Host-handling behaviours in parasitoids of the black scale: A case for ant-mediated evolution

  • Marco B
  • Kent D
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1. We hypothesize that differences in host-handling times among three closely related encyrtid parasitoids (Metaphycus anneckei Guerrieri & Noyes, Metaphycus hageni Daane & Caltagirone and Metaphycus lounsburyi [Howard] ) are influenced by the defences of their host, black scale (Saissetia oleae [Olivier]). Two forms of host defence were examined: (i) the scale’s possession of a hard integument, and (ii) the effect of ants tending S. oleae. 2. Duration of host assessment, host rejection, drilling/oviposition and the presence or absence of host feeding were measured for M. anneckei, M. hageni and M. lounsburyi. Results show that M. anneckei oviposits through the soft ventral integument while M. hageni and M. lounsburyi oviposit through the harder dorsal integument. M. anneckei was never observed to host feed while both M. hageni and M. lounsburyi use hosts for either oviposition or host feeding. The ventral drilling location and absence of non-concurrent host feeding significantly reduced the overall host-handling time of M. anneckei, relative to M. lounsburyi and M. hageni. 3. Oviposition success of M. anneckei and M. hageni in the presence of ants was compared. An observation arena was established with the numbers of Argentine ants, Linepithema humile (Mayr) and S. oleae manipulated on potted oleanders. M. hageni and M. anneckei were placed, individually, onto the observation arena and their interaction with ants and S. oleae recorded. While 55·3% of M. anneckei successfully oviposited, M. hageni was unable to oviposit or host feed in the presence of foraging ants. 4. Field tests were conducted using potted oleander plants, infested with S. oleae, to determine the effect of L. humile on scale density, parasitism levels and parasitoid species composition. Ant-tended plants had significantly more scale, lower scale parasitism and lower levels of host feeding (as indicated by unknown scale mortality levels). There were also significant differences in parasitoid species composition between ant-tended and ant-excluded treatments, with the relative frequency of parasitoid species with faster host-handling times more common in the ant-tended treatment.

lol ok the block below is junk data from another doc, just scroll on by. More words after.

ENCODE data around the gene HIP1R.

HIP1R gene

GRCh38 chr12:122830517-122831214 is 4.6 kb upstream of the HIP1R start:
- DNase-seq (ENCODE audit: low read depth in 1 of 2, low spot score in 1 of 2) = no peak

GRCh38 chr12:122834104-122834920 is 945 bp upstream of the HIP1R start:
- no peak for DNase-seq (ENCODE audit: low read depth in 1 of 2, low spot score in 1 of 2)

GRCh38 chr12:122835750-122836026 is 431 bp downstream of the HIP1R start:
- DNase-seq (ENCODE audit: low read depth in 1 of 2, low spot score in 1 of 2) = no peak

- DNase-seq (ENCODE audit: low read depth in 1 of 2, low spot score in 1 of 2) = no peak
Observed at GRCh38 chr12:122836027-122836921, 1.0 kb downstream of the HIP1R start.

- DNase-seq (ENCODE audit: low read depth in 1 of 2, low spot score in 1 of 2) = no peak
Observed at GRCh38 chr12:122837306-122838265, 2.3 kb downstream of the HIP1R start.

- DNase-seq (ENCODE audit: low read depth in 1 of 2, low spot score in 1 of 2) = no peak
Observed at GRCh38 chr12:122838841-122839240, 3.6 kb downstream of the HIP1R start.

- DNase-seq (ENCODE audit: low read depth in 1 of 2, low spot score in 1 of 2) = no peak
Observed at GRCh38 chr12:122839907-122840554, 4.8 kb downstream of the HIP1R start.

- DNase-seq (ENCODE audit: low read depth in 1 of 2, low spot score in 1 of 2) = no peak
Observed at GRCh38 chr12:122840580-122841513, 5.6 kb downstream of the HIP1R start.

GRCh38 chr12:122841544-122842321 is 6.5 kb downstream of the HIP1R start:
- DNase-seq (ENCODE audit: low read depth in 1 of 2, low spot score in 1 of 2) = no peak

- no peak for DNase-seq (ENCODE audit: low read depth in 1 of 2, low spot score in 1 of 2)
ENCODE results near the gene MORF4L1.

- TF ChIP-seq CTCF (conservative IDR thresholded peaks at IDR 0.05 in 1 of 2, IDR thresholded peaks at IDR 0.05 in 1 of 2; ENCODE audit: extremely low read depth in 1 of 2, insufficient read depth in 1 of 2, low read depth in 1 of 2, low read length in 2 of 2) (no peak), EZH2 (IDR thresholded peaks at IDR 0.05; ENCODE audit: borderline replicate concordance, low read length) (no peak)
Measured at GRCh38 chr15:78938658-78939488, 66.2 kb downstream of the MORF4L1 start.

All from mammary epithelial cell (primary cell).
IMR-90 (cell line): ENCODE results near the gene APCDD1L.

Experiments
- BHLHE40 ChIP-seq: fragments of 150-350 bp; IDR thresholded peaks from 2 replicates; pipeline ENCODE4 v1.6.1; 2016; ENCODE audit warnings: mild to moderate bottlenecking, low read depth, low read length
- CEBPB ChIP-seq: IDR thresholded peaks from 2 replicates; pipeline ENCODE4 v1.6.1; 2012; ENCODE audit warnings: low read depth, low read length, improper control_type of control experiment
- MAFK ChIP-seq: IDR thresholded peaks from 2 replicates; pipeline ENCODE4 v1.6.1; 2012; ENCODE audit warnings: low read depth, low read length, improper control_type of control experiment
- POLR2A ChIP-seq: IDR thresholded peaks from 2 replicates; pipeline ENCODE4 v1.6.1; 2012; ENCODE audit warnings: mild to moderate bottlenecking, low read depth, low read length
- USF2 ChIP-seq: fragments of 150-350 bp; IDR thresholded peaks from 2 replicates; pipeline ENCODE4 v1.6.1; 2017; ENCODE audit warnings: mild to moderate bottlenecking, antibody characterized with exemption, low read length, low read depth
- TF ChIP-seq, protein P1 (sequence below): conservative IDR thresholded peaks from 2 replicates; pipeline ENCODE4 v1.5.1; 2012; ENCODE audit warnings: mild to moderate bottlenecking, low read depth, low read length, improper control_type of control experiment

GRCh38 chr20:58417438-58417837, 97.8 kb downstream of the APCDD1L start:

Author-supplied keywords

  • Ant-tending
  • Encyrtidae
  • Formicidae
  • Host feeding
  • Oviposition behaviour

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  • Barzman B. Marco

  • Daane M. Kent

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